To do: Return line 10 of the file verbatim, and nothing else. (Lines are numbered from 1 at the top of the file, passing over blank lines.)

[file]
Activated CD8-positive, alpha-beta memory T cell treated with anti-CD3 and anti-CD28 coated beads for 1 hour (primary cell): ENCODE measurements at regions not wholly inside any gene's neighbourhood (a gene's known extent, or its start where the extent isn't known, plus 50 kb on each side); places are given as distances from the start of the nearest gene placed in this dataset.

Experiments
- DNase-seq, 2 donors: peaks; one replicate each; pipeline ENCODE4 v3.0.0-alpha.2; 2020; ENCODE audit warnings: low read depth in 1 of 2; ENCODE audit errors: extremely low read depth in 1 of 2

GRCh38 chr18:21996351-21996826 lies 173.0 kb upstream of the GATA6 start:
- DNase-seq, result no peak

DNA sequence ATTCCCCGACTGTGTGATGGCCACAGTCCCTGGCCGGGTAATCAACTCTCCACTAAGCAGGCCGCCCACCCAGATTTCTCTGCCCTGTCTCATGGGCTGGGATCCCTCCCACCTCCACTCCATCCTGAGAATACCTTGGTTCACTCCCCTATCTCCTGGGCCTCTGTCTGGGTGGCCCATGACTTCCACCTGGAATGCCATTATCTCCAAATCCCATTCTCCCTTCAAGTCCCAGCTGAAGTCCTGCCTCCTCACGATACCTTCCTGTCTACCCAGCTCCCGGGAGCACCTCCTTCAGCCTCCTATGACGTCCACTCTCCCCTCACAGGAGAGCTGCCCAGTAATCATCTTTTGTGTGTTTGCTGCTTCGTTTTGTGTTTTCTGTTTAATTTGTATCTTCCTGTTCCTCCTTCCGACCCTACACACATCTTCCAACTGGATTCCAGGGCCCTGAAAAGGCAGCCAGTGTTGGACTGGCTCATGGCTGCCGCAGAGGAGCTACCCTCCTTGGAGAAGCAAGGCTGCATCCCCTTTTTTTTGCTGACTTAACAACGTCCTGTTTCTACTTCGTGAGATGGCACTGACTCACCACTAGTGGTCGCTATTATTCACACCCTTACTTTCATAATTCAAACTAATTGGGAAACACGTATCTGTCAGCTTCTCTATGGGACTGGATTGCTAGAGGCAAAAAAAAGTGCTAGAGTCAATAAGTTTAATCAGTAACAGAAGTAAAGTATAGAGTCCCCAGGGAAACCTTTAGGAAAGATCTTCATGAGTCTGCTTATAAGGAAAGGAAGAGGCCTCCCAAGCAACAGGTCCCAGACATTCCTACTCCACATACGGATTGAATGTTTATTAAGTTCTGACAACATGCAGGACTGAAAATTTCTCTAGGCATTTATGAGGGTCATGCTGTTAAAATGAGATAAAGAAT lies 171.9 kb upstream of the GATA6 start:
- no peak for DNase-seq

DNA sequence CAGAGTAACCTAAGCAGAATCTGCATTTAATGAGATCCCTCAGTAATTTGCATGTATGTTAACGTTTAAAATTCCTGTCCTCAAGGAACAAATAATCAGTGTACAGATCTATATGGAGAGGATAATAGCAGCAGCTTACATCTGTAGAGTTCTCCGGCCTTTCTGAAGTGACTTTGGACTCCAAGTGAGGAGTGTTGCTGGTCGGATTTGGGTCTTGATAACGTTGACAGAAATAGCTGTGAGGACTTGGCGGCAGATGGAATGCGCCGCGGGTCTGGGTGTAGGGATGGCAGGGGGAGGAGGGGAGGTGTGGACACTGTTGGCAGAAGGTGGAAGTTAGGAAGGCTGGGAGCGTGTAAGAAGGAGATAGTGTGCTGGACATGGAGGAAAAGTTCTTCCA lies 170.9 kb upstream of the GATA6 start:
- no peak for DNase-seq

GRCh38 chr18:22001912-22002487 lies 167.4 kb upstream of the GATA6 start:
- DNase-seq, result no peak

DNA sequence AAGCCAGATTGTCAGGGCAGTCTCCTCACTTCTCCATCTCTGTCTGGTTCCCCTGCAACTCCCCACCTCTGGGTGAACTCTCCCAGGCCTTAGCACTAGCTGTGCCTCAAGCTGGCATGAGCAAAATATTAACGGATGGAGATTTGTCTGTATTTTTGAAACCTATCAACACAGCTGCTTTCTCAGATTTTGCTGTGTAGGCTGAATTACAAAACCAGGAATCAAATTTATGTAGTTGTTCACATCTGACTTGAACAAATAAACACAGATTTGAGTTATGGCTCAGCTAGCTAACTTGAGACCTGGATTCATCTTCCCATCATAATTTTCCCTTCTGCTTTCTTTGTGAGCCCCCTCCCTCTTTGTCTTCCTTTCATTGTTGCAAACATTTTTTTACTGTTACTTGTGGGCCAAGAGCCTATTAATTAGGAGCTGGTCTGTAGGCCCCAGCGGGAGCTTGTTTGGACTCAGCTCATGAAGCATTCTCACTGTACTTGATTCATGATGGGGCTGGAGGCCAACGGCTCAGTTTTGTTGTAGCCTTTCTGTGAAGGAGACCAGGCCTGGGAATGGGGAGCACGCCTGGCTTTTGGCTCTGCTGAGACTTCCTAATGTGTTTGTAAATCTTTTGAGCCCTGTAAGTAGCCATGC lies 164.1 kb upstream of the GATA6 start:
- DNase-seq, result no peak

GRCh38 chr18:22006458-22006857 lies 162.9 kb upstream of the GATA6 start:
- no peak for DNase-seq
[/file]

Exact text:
GRCh38 chr18:22001912-22002487 lies 167.4 kb upstream of the GATA6 start: